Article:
Point-to-Point Tunneling Protocol is a Layer 2 protocol used for tunneling PPP over an IP network. PPTP is often used as a way to implement virtual private networks (VPNs) and is tunneled over TCP and a Generic Route Encapsulation (GRE) tunnel encapsulating the PPP packets. The PPTP ALG handles all NAT functions and pinholing for functions of PPTP, such as Call IDs of PAC and PNS.

SQL

The Structured Query Language ALG handles SQL TNS response frames and then evaluates the packet for IP address and port information. The SQL ALG handles all NAT functions and pinholing for the TCP data channel.

H323

This is a suite of protocols that provides audio-visual communication sessions over an IP network. The H.323 standard includes call signaling, call control, multimedia transport, multimedia control, and bandwidth control. The H323 ALG handles all NAT functions in addition to gatekeeper discovery, endpoint registration/admission/status, and call control/call setup. The H323 ALG also has many application screens that provide additional protections at an application level.

SIP

Session Initiation Protocol is a signaling protocol used for initiating, modifying, and terminating multimedia sessions such as voice and video calls over IP. The SIP ALG on the SRX only supports Session Description Protocol (SDP), even though SIP can use a variety of different description protocols to describe the session. The SIP ALG monitors SIP connections and dynamically pinholes for the SIP traffic.

SCCP

Skinny Client Control Protocol is a Cisco protocol for VoIP call signaling to the Cisco CallManager. The SCCP ALG will look within the control packets and allow the RTP port number and IP address of the media termination, dynamically pinholing for the RTP flows. In addition to pinholing, the SCCP ALG also handles all NAT functions and application layer protections.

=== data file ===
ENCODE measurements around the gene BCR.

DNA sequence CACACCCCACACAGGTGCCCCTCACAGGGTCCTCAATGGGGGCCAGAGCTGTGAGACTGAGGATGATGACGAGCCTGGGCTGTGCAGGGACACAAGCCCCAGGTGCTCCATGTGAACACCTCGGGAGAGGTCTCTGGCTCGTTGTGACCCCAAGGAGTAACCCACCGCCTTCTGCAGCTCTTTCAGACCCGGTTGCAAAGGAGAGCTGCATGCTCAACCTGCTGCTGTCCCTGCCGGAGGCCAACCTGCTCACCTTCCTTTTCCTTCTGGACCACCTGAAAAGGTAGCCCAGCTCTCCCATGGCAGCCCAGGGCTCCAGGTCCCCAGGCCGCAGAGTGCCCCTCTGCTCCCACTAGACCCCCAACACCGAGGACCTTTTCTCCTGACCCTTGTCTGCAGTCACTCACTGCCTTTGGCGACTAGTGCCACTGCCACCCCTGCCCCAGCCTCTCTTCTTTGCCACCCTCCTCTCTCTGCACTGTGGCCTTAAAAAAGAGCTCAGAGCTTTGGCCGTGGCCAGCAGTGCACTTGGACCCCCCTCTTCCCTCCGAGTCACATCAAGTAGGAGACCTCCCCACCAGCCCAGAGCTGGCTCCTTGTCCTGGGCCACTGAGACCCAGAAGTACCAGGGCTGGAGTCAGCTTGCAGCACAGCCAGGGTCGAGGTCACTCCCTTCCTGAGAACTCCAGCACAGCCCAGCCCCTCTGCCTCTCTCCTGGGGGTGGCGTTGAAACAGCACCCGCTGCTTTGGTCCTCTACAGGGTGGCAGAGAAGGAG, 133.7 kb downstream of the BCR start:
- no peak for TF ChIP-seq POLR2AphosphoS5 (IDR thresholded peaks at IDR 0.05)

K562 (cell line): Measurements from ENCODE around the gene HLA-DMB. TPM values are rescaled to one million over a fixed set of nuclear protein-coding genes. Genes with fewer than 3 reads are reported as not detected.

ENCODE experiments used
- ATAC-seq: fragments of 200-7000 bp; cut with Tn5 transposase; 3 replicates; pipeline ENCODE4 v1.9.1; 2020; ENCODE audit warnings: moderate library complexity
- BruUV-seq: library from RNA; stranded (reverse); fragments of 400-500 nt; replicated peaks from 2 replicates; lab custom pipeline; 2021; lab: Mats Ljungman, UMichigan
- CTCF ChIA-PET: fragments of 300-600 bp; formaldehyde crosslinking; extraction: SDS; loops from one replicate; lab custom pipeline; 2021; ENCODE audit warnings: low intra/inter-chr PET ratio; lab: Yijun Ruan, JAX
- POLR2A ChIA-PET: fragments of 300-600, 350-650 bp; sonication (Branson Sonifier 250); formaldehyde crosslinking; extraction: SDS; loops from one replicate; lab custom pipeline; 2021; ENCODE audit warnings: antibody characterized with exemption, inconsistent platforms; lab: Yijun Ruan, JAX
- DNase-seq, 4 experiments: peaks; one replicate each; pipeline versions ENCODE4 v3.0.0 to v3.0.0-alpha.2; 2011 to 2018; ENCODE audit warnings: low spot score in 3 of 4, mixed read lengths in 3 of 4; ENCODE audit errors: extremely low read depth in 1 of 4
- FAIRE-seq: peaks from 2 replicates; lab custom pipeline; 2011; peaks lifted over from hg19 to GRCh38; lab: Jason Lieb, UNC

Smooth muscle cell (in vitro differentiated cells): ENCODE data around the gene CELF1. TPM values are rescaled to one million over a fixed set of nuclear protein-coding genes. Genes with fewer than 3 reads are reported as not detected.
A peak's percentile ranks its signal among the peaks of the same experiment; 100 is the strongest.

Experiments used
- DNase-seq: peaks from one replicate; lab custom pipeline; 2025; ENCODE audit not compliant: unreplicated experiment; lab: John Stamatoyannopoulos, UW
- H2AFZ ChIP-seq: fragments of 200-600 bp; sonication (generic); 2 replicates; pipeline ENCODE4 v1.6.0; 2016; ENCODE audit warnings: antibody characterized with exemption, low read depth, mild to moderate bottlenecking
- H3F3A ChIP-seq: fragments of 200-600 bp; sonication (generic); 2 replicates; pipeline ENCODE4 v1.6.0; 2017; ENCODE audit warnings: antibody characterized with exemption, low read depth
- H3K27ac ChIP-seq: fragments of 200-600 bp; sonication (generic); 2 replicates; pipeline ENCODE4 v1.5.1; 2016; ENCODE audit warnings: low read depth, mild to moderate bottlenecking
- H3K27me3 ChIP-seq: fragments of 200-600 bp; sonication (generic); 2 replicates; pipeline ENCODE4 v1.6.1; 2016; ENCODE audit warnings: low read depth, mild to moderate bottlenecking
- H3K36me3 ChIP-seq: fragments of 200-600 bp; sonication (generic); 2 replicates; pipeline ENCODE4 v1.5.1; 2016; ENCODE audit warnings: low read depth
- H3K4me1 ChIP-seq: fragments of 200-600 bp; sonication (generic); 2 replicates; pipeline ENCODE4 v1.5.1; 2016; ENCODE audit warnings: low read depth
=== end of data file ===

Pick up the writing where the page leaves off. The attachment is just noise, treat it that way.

MGCP

Media Gateway Control Protocol is a signaling and call control protocol used in VoIP between the media gateway and media controller. The MGCP ALG handles the dynamic pinholing for any additional connections needed, as well as handling all NAT functions. The MGCP ALG also inspects the VoIP signaling data and ensures that it complains to RFC standards blocking any malformed packets or attacks. Additional application layer protections are also configurable within the ALG.

RPC

Remote Procedure Call is a secure interprocess communication that handles data exchange and invocation to a different process, typically to a machine on the local network or across the Internet. The RPC ALG handles dynamic port negotiation and pinholing as well as all NAT functions.

IKE/ESP

IKE (Internet Key Exchange) and ESP (Encapsulating Security Payload) are a part of the IP Security (IPsec) protocol. In situations where the SRX is inline and an IPsec VPN passes through the SRX and NAT is enabled, IPsec VPNs can have issues. This is a common problem with IPsec and address translation. The IKE/ESP ALG should help with that problem, enabling the SRX to go inline and not interfere with VPN flows.

ALGs all perform the same type of function: they inspect the applications control channel and handle either NAT, dynamic pinholing of ports, or both. The ALG process does not inspect or monitor the actual data channel, something to keep in mind when working with ALGs.

To view which ALGs are currently enabled on the SRX, use the show security alg status command to display the ALGs:

juniper@SRX5800> show security alg status
ALG Status :
  DNS      : Enabled
  FTP      : Enabled
  H323     : Enabled
  MGCP     : Enabled
  MSRPC    : Enabled
  PPTP     : Enabled
  RSH      : Enabled
  RTSP     : Enabled
  SCCP     : Enabled
  SIP      : Enabled
  SQL      : Enabled
  SUNRPC   : Enabled
  TALK     : Enabled
  TFTP     : Enabled

How to Configure an ALG

Let’s use the FTP ALG as our first configuration example, because if you remember from earlier in this chapter, it was configured for web-dmz administration.